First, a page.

Etymology Grammar Usage

Are you ready for any more anymore?

Q: In your posting about the positive use of “anymore,” you caution against confusing “anymore” with “any more.” But one of your examples (“If you shout anymore, I’ll scream”) uses “anymore” where I (an Australian) would use “any more.” Am I misguided? Or is this a British vs. US thing?

A: In American English the one-word version, “anymore,” is standard usage for the adverb meaning “nowadays,” “any longer,” or “still.” And that’s how we used it in our posting.

The two-word version, “any more,” is standard in the US for the adjectival or noun phrases meaning “any additional” or “anything additional.”

But you’re right. This is indeed a British vs. US thing, though the British usage appears to be moving in the American direction.

The following sentences are considered standard in American English:

(1) “I can’t believe that you’re hungry anymore!” (Here, “anymore” is an adverb meaning “any longer” or “still.”)

(2) “If you eat any more hot dogs, you’ll explode.” (Here, “any more” is an adjectival phrase meaning “any additional.”)

(3) “Are you full or do you want any more?” (Here, “any more” is a noun phrase meaning “anything additional.”)

In explaining the US practice, Garner’s Modern American Usage (3rd ed.) says the adverb “anymore” conveys a sense of time while the phrase “any more” conveys a sense of quantities or degrees.

As we said, however, the American view of sense #1 is not universal.

A British source, Fowler’s Modern English Usage (revised 3rd ed.), notes that there are “sharp divisions” over whether to use one word or two for the adverb.

Fowler’s says American English “and other forms of English outside the UK tend to favour anymore, and this form is now being adopted by some British writers and publishing houses.”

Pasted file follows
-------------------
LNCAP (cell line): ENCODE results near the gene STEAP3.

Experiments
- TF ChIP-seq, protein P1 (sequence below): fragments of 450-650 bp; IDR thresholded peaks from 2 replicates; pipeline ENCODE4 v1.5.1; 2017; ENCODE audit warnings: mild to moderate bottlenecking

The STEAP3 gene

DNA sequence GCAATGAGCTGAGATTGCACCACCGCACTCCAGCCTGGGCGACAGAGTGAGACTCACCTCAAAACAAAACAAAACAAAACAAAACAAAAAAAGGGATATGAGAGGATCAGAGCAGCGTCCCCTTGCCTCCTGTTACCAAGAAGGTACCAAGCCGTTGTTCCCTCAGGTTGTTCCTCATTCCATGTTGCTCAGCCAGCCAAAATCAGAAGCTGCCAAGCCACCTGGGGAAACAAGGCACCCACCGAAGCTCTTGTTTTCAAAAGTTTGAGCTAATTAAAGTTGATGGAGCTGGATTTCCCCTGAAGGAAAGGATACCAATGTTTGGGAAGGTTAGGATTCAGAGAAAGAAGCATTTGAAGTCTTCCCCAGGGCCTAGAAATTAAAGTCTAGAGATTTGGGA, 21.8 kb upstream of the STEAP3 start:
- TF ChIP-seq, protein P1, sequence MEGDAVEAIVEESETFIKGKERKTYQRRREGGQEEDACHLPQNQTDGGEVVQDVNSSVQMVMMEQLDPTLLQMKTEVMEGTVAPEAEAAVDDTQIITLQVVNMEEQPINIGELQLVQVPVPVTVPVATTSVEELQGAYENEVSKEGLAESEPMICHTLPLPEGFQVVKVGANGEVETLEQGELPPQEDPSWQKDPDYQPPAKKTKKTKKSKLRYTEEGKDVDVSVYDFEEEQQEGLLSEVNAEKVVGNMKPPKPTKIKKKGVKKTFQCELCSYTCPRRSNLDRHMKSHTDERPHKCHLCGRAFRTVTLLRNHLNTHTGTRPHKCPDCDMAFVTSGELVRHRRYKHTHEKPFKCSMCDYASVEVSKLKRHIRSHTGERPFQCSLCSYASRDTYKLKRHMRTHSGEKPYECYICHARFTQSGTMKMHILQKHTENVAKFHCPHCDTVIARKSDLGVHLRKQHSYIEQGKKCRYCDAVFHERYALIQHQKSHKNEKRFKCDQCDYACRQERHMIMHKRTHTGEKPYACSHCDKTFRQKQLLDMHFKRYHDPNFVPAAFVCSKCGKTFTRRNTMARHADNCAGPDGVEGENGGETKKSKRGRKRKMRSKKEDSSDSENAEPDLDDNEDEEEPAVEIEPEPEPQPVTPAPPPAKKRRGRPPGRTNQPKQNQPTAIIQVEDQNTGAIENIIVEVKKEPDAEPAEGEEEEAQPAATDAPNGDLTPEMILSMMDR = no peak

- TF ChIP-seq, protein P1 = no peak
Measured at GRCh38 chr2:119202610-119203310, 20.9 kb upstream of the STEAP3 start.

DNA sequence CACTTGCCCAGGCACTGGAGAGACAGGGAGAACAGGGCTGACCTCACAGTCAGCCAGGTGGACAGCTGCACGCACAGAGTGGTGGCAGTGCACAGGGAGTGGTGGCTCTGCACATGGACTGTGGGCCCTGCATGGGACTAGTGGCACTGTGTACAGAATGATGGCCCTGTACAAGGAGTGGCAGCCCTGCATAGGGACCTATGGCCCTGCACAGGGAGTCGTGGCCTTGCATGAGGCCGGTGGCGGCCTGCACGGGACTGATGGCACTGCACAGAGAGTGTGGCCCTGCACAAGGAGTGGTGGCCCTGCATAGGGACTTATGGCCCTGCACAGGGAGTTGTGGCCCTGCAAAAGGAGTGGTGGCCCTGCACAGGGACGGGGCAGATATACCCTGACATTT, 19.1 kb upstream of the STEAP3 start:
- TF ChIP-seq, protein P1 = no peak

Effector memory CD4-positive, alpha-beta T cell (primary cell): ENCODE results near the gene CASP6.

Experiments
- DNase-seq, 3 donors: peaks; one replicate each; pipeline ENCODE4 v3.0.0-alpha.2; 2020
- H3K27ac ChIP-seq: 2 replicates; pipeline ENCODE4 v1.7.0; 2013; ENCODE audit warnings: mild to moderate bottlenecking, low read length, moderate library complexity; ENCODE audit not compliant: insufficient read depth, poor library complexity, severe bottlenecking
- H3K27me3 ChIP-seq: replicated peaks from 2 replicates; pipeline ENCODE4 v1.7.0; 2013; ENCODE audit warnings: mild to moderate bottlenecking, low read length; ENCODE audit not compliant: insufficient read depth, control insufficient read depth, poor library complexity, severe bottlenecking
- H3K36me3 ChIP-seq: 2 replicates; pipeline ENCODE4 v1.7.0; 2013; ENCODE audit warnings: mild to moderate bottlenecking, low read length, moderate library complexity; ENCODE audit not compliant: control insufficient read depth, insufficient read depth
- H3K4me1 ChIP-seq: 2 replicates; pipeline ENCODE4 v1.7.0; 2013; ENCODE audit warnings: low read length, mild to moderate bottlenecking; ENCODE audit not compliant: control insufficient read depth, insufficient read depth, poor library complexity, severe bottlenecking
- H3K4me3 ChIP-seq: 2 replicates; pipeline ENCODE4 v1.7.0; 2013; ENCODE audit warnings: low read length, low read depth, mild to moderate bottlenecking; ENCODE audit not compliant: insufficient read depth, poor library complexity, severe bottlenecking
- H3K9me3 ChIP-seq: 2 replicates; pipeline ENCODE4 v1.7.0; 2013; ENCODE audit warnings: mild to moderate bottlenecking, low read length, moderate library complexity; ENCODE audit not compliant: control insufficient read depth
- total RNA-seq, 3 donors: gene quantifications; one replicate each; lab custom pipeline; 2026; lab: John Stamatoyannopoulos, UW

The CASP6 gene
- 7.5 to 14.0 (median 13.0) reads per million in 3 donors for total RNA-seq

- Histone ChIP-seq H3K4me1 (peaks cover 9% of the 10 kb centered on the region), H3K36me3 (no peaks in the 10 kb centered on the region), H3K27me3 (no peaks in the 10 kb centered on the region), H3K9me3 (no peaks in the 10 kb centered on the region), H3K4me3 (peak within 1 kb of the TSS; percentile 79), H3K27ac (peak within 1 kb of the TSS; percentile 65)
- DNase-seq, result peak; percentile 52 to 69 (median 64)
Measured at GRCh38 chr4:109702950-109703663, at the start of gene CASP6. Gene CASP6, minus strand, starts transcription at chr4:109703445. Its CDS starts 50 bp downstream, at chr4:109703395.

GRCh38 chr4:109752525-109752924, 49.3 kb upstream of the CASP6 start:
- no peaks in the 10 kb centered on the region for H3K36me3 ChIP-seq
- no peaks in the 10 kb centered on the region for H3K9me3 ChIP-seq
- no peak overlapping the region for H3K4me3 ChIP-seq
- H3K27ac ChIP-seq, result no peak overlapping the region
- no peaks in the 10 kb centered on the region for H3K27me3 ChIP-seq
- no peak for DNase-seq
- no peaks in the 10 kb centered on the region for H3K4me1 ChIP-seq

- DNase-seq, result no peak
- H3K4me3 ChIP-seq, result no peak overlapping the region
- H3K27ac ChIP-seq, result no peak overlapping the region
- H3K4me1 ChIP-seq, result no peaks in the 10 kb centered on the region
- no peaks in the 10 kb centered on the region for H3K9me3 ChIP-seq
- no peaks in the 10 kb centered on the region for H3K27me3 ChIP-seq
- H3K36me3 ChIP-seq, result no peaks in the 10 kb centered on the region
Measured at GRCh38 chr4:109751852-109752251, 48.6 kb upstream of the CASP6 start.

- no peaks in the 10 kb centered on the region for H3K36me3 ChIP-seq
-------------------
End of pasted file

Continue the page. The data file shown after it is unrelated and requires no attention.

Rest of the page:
However, the usage guide notes that the “majority of authors and printers in the UK … still print any more for this … sense.”

Another US source, Merriam-Webster’s Dictionary of English Usage says the one-word version is more common for sense #1, but it’s OK to use either one or two words for the adverb:

“Both anymore and any more are found in current written use. Although usage prescribers disagree about which form to use, the one-word styling is the more common. Feel free to use it as two words, if you prefer.”

The standard dictionaries we use most often—The American Heritage Dictionary of the English Language (4th ed.) and Merriam-Webster’s Collegiate Dictionary (11th ed.)—list only one spelling, “anymore,” for the adverb.

In a usage note, Merriam-Webster’s adds: “Although both anymore and any more are found in written use, in the 20th century anymore is the more common styling.”   

The Oxford English Dictionary spells the adverb as two words, “any more,” but notes that since the 19th century it has also been spelled “anymore.”

One last comment. With “than,” the two-word version is always used: “I don’t like shouting any more than you do.”

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